A quick click on the Environment Protection Authority’s website, and one is presented with an echidna claiming litterers are “going to get stung”, because littering damages the environment. Click a little further and you find another report about damage to the environment. The report is an audit by the EPA entitled Timber Production on Public Land 2005. The echidna would not be happy with what is found inside.
EPA asked to check DSE
For the third year in a row the EPA auditing of logging in our forests has revealed serious breaches of the Code of Forest Practices, the environmental “rulebook” for loggers.
The Code is meant to be checked and enforced by DSE foresters but there are too many easy excuses for loggers and too many mates in the big club. So after public outcry, the EPA was given the job of checking how compliant logging really is with the rules.
Redefining a breach
The new feature in this year’s audit is like something out of “Yes Minister!”. Breaches of the code that were identified by DSE staff, and which the EPA decided didn’t cause a major environmental hazard, were marked as ‘compliant’ in the audit. This is the same as saying that it is OK to run a red light, because you managed to get through the traffic without a collision.
On top of that, the audit didn’t address three major issues relating to water yield, native plant management and reserved area protection. Logging: 1) affects the quality and quantity of water we get from our forests, 2) is considered a paramount threat to the survival of some endangered species and 3) compromises the quality of our national parks by logging along boundaries and even inside them. That the EPA failed to address these issues is appalling.
96% failure scores 92% pass rate
Even taking into consideration that the EPA excused minor breaches of the code, only two of the 45 coupes audited received one hundred percent adherence in the audit. Thus, out of the many hundreds of coupes logged across the state, the public can feel confident that about 4% of them adhere to environmental laws which environment groups believe is a green-wash anyway.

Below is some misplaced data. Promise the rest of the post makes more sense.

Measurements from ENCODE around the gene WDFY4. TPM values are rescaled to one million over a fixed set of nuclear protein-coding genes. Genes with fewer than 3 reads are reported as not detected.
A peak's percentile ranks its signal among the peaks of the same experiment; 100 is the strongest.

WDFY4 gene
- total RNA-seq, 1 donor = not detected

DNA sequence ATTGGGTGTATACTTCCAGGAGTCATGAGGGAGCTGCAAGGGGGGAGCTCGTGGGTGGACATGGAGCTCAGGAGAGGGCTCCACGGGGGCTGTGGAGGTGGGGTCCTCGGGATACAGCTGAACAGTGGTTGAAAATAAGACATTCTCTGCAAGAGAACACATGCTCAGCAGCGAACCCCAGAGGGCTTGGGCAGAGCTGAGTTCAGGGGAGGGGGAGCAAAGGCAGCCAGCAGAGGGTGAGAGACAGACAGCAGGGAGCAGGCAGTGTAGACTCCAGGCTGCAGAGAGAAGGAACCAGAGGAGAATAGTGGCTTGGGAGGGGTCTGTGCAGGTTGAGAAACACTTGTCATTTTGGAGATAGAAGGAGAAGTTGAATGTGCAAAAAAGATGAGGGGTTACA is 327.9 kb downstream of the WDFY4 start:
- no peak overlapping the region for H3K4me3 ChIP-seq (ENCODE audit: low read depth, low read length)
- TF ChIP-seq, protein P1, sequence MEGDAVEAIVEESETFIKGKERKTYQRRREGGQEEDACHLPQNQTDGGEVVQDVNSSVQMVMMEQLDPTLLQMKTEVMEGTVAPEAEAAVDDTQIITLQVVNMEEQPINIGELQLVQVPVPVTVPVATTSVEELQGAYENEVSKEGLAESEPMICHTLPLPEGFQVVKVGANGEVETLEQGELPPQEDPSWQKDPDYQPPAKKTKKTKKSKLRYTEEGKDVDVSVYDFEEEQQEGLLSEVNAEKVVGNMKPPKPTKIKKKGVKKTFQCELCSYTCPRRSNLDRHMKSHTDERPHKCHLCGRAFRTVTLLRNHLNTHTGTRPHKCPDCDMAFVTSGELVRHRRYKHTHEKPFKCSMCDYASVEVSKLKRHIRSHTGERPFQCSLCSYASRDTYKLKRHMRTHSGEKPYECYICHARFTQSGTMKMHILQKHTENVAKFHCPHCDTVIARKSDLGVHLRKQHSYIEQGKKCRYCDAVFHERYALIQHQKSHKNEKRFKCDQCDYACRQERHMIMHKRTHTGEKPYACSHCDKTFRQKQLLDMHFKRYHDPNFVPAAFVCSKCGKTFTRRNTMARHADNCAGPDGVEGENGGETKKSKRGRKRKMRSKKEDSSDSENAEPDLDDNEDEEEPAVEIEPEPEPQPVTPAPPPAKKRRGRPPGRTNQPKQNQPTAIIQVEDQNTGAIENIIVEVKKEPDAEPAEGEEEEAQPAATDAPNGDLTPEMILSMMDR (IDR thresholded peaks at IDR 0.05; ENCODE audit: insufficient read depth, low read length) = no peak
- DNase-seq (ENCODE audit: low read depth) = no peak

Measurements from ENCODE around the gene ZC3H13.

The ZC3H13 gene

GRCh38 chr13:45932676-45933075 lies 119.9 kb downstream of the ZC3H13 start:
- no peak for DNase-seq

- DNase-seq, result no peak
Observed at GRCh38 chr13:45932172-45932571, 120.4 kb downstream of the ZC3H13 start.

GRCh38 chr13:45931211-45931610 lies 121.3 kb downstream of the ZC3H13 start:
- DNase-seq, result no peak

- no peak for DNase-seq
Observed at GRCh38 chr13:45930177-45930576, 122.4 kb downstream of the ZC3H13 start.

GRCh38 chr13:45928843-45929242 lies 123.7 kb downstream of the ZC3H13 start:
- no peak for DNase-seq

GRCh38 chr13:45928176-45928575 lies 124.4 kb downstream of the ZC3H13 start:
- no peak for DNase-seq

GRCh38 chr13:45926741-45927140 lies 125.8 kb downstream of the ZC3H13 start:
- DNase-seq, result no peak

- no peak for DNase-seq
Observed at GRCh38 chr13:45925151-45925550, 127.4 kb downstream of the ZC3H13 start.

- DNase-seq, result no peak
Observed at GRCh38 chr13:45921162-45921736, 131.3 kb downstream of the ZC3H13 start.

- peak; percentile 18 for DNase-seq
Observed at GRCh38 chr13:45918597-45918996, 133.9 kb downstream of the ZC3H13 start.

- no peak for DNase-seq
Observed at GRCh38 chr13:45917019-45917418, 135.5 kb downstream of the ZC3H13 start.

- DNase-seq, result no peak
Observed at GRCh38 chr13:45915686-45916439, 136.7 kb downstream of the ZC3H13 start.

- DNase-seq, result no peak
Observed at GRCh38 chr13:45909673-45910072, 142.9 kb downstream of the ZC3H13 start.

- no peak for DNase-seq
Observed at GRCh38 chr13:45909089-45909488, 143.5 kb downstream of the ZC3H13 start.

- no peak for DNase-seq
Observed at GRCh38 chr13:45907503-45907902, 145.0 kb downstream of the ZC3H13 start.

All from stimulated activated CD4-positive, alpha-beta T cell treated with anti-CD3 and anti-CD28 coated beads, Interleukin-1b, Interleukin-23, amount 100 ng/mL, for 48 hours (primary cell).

Using this extremely skewed methodology, the EPA claims its audits reveal over 90 percent compliance (!). So should we all take every tenth ride on public transport without paying?
Even if logging did comply with the Code, it still wouldn’t be morally or ecologically right, as the logging practices it allows are wrong in every way. To us, this Code is as wrong as a code for slaughtering whales would be that required a sharp harpoon and that explosives to go off correctly in the whale’s head.
No prosecutions for law breakers
A recent Supreme Court case ruled that a breach of the Code is a breach of the law. So why then, Messers Bracks and Thwaites, are those responsible for the breaches not being prosecuted by DSE or the EPA?
The entire audit process is discredited because the EPA will not advocate for major enforcement of the code, or call for prosecution of offenders. The EPA is meant to watch and enforce environmental laws, not cover-up the violations of environmental vandals.
Since the Safety on Public Land Act was put in place, the public can’t access logged forests to check on the carnage, unless they want to wear a $6000 fine. All we have left is an inadequate Code with inadequate auditing.
The EPA and its echidna logo don’t assist litterers to avoid getting stung. If they released an audit saying that some litter is alright, there would be outrage. So why are they assisting loggers who break the law by defining illegally logged forests as being “compliant”? Their brief must be to make logging look squeaky clean.
Luke / Liz / Glenn / Jill